Opening Ceremony

The members of the councils parks sub-committee submitted their report on the 27th September 1945, regarding the purchase of bulbs for the Esplanade, the War Memorial and Cutt Wood and that 8,000 bulbs were recommended to be purchased, in addition to the expending of the £25 given for Cutt Wood.

Attention was drawn to the need for  public conveniences to be erected, when convenient, at a point near Cutt Wood and also in Hermitage Street on the 14th March 1946. The Council Surveyor was instructed to prepare plans and estimates of cost for consideration at a subsequent council meeting.

A plan was submitted on the 8th May 1947, showing suggestions for a circular bed in the Cutt Wood were approved, and the Surveyor was authorised to carry on with the work and also to have old trees removed from the wood.

An offer was received from Mr. Crosland, of Rishton, to remove the trees in the lower half of the Park, on the 21st May 1951, for which he was prepared to pay the sum of £25. The Council Surveyor contacted the Chairmen of the Buildings and Highways and Finance Committees, who had authorised him to accept the offer.

The Council Clerk reported on an interview with Captain Petre and his Agent on the 16th August 1951, regarding the terms on which the gift was made and which would be incorporated in the Deed, a draft of which would be submitted subsequently.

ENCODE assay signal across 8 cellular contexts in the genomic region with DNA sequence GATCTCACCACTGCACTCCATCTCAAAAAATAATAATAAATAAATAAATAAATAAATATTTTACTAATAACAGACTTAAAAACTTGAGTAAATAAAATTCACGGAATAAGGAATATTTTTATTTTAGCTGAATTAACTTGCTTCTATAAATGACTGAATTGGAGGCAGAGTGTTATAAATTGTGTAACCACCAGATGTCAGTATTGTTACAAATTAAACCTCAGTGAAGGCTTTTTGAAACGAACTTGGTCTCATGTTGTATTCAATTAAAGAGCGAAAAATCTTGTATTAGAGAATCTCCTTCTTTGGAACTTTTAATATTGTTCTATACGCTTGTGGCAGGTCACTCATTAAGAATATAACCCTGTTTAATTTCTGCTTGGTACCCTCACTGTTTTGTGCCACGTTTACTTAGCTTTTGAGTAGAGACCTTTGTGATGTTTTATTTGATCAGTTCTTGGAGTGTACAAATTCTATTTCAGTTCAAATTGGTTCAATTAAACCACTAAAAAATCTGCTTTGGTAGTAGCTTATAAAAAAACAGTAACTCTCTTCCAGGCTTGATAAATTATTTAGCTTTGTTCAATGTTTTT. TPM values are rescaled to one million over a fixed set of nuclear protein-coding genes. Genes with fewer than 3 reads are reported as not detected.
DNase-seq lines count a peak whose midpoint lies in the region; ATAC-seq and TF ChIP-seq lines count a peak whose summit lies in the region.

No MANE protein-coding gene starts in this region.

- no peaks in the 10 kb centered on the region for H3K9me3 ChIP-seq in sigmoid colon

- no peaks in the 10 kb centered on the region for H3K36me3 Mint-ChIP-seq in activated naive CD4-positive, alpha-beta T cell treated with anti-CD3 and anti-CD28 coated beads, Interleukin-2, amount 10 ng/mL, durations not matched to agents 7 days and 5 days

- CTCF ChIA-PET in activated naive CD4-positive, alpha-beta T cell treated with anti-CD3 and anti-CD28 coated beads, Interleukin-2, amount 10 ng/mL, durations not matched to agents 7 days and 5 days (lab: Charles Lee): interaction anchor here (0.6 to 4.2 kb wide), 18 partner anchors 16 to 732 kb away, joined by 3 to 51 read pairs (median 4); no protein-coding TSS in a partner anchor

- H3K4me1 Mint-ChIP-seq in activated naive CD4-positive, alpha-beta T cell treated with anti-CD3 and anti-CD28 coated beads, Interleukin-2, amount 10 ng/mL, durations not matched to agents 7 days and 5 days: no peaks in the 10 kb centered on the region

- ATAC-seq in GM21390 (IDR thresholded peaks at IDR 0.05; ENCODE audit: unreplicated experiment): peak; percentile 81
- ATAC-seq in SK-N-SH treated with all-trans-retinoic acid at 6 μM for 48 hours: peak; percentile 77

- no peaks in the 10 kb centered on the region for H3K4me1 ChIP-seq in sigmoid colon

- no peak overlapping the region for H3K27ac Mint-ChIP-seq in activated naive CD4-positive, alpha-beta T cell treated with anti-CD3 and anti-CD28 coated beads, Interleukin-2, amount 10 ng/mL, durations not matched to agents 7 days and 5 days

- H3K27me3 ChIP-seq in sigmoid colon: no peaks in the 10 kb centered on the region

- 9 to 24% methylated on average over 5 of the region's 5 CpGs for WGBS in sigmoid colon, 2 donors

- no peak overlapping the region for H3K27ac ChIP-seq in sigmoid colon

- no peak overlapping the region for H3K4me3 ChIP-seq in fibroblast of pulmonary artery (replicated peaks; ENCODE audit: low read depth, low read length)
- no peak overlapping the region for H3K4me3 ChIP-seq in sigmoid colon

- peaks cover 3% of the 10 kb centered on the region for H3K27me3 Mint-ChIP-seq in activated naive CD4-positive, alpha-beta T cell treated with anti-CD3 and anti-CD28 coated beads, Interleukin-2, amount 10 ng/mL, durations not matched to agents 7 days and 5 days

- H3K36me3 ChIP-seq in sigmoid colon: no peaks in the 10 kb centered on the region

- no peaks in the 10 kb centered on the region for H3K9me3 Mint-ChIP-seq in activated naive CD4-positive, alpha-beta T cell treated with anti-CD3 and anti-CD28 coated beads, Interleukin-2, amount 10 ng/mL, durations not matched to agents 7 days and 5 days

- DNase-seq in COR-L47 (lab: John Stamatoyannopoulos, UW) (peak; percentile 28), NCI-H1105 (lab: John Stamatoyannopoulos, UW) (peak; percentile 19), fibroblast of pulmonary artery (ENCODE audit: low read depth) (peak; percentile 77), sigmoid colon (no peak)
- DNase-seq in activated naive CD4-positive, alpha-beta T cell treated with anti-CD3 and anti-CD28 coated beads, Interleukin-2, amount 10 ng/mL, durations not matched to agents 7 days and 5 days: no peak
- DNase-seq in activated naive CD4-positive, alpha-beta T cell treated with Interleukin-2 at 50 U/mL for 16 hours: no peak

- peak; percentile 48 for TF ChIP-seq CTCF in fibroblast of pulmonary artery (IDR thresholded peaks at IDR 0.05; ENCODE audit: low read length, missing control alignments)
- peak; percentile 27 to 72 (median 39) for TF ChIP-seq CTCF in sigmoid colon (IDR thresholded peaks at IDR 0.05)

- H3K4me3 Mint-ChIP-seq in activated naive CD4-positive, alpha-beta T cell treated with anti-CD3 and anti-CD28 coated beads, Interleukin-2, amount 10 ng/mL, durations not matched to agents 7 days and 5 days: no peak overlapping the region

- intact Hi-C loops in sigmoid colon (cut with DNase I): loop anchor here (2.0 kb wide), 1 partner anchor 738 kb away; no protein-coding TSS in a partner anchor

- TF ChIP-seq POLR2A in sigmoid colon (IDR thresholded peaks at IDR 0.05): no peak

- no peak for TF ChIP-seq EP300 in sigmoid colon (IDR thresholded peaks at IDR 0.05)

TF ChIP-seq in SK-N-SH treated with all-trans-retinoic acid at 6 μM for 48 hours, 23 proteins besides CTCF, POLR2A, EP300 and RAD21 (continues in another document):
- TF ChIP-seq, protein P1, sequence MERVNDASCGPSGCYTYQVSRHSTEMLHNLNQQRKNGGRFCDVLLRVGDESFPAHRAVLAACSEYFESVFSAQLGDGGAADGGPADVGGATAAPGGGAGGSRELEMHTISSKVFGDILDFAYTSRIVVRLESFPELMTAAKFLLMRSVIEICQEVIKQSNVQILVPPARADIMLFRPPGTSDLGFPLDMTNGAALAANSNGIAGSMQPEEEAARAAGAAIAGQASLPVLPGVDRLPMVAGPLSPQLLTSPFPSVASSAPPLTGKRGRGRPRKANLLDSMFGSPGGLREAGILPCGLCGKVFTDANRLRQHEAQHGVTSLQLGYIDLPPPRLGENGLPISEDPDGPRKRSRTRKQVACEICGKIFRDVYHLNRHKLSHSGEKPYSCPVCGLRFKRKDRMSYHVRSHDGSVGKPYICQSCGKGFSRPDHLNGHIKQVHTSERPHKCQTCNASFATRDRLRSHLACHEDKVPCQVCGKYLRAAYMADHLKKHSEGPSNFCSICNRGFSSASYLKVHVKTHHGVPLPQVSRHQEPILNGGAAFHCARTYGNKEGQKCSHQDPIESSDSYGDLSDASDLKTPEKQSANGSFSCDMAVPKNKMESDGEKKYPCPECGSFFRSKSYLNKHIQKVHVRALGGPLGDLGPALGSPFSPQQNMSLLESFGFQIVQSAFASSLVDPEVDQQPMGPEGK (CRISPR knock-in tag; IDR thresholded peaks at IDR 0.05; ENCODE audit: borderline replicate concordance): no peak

The Council Clerk drew attention to an accident which had occurred in Cutt Wood due to tree felling operations on the 29th October 1951, and it was Resolved by the Council, that the Wood be closed to the public for a period during the tree felling operations.

Meanwhile, nearly 12 months later, on the 22nd May 1952, The Clerk reported that he had interviewed a firm of Solicitors regarding the legal position with the Contractor responsible for tree felling and that the Solicitors had forwarded a letter to the Contractor giving him one month in which to complete the Contract, failing which the Council will have the work completed and charge him with the cost. It was then reported on the 10th July, that good progress had been made by the Contractors in clearing the site of the felled trees, and they had been asked to fill in holes caused by the removal of the roots. The Surveyor was instructed to carry out sufficient repairs to the paths to enable them to be used and thereafter the wood be re-opened to the public. It was further Resolved That the Surveyor, in collaboration with Mr. Birtwistle, of Great Harwood, prepare a plan of the ultimate layout of the wood and that this be submitted to the Committee.